14-17 May 2018
New Orleans
US/Central timezone

A reduced-order model to assist real-time predictions of gas transport in unsaturated fractured media

17 May 2018, 12:45
15m
New Orleans

New Orleans

Poster GS 2: Computational challenges in porous media simulation Poster 4

Speaker

John Philip Ortiz (Los Alamos National Laboratory, Computational Earth Science)

Description

Gas transport in unsaturated fractured media plays an important role in applications such as shallow CO2 leakage from carbon sequestration sites, methane leaks from oil and gas operations, and remediation of volatile contaminant plumes. Driven primarily by barometric pumping, the time scale of relevant gas transport can vary from months or years to the order of days depending on a variety of hydrogeologic parameters, including: rock type, fracture aperture, matrix permeability, porosity, and saturation. It is very difficult to use computationally expensive numerical simulations to make real-time predictions of gas transport when parameter uncertainty is high and/or there is potential for rapid transport. We propose a reduced-order model (ROM) of gas transport in fractured media as a means of reducing computational complexity and allowing quicker approximations of migration time scales to assist real-time decision-making as it concerns gas transport. We build our ROM using relationships from a parameter sensitivity study of a two-dimensional single-fracture numerical flow and transport model simulated using PFLOTRAN and FEHM codes. Our modeled flow results are benchmarked where appropriate by a corresponding analytical solution for the subsurface pressure response from a harmonically varying barometric pressure fluctuation at the surface. This ROM can aid in bracketing real-time estimates of gas transport and has the potential to be generalized to more complex three-dimensional and discrete fracture networks.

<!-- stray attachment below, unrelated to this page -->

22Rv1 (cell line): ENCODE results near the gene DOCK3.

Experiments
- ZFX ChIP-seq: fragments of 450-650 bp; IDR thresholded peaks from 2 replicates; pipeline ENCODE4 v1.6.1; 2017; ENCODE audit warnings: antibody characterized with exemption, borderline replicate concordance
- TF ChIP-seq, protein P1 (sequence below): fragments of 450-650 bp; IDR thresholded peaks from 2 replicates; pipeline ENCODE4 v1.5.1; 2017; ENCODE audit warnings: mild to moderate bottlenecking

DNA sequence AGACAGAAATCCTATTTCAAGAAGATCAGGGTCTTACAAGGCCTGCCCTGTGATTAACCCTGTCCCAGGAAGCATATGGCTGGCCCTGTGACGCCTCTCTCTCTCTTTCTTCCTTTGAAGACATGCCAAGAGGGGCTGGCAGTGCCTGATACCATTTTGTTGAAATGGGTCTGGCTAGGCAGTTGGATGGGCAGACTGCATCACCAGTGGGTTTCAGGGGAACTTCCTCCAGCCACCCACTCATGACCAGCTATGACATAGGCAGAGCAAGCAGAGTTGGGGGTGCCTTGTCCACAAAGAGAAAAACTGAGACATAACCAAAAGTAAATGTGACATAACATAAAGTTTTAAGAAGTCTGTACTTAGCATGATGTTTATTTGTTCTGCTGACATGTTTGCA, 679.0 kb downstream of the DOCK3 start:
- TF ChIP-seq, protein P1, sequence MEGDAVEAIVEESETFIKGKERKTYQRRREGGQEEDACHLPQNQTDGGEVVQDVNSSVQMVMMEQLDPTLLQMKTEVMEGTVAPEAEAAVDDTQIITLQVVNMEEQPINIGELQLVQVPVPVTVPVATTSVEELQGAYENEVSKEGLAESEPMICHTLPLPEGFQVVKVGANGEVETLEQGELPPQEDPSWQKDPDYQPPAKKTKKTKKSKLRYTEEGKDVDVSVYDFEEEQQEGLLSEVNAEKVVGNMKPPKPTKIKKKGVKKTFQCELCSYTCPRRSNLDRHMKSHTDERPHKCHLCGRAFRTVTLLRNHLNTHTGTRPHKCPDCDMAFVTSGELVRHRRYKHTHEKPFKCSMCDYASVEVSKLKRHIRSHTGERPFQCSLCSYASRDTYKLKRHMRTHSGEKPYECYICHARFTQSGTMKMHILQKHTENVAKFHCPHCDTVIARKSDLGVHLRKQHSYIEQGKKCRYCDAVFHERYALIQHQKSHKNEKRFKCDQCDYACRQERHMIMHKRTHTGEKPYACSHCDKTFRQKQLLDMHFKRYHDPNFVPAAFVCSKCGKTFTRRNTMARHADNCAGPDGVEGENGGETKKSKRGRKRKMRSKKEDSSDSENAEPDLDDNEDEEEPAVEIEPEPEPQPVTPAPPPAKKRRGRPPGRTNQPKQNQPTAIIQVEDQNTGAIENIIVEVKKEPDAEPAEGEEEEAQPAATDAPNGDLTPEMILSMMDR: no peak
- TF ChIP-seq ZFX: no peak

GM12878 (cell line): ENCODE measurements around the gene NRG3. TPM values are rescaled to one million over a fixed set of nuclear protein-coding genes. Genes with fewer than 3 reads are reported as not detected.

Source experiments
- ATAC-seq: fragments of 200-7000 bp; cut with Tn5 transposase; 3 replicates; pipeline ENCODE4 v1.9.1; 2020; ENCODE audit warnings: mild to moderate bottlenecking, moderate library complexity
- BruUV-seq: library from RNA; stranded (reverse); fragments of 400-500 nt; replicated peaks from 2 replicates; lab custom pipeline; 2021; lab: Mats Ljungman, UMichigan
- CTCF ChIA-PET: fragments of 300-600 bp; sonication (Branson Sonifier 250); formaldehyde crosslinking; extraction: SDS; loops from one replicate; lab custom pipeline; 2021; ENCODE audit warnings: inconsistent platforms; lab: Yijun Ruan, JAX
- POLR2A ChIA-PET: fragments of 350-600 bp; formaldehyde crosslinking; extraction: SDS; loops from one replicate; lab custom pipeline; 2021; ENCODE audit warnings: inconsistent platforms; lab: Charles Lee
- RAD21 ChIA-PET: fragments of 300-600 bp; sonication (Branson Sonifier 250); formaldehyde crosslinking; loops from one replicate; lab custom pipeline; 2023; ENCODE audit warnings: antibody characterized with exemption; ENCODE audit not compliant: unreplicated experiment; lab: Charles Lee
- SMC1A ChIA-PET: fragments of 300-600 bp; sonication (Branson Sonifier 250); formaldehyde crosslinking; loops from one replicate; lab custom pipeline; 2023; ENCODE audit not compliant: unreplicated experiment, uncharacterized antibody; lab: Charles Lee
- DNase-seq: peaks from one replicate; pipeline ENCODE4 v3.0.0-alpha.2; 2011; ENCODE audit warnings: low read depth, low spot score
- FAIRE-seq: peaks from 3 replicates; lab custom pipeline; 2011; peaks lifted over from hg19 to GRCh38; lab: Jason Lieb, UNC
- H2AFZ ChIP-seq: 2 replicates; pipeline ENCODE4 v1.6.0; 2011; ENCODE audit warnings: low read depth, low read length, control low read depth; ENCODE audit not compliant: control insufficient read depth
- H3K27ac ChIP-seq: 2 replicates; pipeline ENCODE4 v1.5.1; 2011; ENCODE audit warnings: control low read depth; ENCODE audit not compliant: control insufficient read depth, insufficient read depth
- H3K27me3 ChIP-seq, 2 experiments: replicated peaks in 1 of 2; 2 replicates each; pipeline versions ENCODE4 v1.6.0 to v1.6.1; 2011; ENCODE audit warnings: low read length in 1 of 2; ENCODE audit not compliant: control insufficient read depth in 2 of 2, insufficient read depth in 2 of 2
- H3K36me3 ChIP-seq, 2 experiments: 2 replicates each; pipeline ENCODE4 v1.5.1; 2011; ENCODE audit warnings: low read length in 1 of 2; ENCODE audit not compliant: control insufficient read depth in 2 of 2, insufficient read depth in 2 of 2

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Primary authors

John Philip Ortiz (Los Alamos National Laboratory, Computational Earth Science) Dr Dylan Robert Harp (Los Alamos National Laboratory, Computational Earth Science) Dr Philip H Stauffer (Los Alamos National Laboratory, Computational Earth Science)

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